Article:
What will the Japanese use the extra accruacy for?

Besides pointing out obvious uses like mapping and land surveying, Sam Pullen, a senior research engineer in the department of aeronautics and astronautics at Stanford, says precision farming and autonomous tractor operations will be big applications. “Unmanned aerial vehicles and autonomous vehicles in general,” he adds, “will also find centimeter-level positioning valuable in maintaining and assuring separation from other vehicles and fixed obstacles.”

The constellation will also be used to send emergency messages when terrestrial communications are knocked out. Remember too that Japan has a number of big cities with tall building and mountains, so it suffers from "urban caynon" issues as we do here in areas like New York City.

- IEEE Spectrum

Image from QZSS Brochure.

by Adena Schutzberg on 04/28 at 03:57 AM | Comments | Bookmark and Share

The second offering of Maps and the Geospatial Revolution begins on April 30th. PSU instructor Anthony Robinson notes: "I'm eager to teach as many people as possible about what's cool in Cartography." 

by Adena Schutzberg on 04/28 at 03:37 AM | Comments | Bookmark and Share

Friday, April 25, 2014

World Map of Suicide

Business Insider collected WHO and other data to create a world map of suicide rates. Data from developed countries is probably more accurate, while that from developing countries is more likely to be estimated. The data come from 2004 up to 2011. I'm not sure of the value of such a map, but perhaps it's the best we have.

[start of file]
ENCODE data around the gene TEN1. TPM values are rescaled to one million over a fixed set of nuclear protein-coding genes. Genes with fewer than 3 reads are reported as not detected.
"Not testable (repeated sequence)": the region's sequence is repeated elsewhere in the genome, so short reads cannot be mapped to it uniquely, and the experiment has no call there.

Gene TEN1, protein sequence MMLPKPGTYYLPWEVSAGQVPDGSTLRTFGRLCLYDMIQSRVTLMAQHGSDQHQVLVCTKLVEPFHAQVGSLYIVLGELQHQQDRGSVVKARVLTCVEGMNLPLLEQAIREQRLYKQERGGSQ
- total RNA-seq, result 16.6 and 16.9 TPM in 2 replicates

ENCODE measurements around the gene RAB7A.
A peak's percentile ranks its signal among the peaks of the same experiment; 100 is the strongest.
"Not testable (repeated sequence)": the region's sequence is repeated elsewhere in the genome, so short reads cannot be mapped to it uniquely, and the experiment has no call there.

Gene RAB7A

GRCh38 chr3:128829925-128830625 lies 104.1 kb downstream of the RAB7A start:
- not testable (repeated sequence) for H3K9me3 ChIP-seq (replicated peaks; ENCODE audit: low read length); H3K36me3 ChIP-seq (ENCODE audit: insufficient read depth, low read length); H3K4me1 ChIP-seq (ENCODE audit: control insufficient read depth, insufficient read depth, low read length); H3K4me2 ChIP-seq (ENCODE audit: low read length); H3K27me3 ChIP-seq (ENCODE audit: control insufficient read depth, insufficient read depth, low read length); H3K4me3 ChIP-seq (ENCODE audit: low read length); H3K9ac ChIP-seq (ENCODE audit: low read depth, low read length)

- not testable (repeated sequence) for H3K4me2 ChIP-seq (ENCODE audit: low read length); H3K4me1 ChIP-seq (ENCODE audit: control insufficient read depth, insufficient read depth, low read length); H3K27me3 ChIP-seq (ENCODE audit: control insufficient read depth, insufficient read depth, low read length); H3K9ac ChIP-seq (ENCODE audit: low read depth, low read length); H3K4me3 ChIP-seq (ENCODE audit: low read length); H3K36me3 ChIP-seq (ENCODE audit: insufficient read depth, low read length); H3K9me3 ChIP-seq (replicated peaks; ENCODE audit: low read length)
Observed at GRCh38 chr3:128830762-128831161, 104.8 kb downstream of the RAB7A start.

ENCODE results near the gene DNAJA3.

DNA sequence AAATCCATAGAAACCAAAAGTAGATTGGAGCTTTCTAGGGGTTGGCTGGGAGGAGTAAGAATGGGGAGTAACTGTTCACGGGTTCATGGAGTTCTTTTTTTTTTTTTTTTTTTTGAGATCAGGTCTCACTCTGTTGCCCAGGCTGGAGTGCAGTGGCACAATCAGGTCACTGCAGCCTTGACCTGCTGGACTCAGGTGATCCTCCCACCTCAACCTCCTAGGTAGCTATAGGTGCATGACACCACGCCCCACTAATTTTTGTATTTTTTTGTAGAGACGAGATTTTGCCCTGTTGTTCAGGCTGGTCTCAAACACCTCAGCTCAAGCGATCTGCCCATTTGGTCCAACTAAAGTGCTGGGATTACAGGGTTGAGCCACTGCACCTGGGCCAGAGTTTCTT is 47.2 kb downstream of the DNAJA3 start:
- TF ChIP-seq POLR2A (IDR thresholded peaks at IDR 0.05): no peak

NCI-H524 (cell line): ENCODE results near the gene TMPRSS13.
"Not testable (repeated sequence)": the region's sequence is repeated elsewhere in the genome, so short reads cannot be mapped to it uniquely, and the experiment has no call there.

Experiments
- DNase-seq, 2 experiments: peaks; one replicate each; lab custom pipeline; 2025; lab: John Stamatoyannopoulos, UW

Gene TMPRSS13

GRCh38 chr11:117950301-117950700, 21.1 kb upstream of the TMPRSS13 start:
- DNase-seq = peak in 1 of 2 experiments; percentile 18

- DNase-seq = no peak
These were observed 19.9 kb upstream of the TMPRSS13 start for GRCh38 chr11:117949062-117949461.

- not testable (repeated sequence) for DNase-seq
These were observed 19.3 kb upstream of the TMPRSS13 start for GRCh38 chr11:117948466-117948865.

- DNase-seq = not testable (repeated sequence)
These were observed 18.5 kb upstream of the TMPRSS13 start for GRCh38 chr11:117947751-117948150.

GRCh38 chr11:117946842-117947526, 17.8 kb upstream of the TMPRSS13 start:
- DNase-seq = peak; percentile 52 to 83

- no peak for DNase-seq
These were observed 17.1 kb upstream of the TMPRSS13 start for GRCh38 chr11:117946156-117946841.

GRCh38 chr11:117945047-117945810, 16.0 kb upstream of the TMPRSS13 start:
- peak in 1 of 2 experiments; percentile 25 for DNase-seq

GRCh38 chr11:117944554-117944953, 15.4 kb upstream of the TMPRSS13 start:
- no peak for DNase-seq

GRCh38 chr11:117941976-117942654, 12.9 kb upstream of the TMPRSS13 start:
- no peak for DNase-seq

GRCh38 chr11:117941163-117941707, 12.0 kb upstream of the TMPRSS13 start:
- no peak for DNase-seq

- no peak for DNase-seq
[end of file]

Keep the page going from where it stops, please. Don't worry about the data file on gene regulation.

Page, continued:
Firefighter Fatalities

The National Institute for Occupational Safety and Health (NIOSH) has released an online map tracking firefighter fatalities in the United States. The map is built on HERE Maps and interestingly, while you can search on a number of criteria, geography is not one of them.

Map the Meal Gap 2014 is a detailed analysis of food insecurity done by Feeding America and the only study available that provides county–level estimates of food insecurity in the United States. The information is provided in an interactive map that allows viewers to find out how widespread hunger is in their community. But, don't be fooled the data comes from a 2012 collection, even though the PR is not clear on this fact. This from Feeding America:
The data was collected in 2012 and released by the USDA in September, 2013 as part of their report of Food Insecurity in the US – at the national and state level. We then work with the raw data and other inputs to determine estimates of food insecurity at the county and Congressional level.
Live High, Lose Weight?
Could it be that living at elevation and limited oxygen available helps keep those who are overweight from becoming obese? A study suggests that's possible.
US Air Force and Army service members stationed at high-altitude military facilities were less likely to transition from overweight status to obese status, according to findings published in PLoS One.
by Adena Schutzberg on 04/25 at 03:30 AM | Comments | Bookmark and Share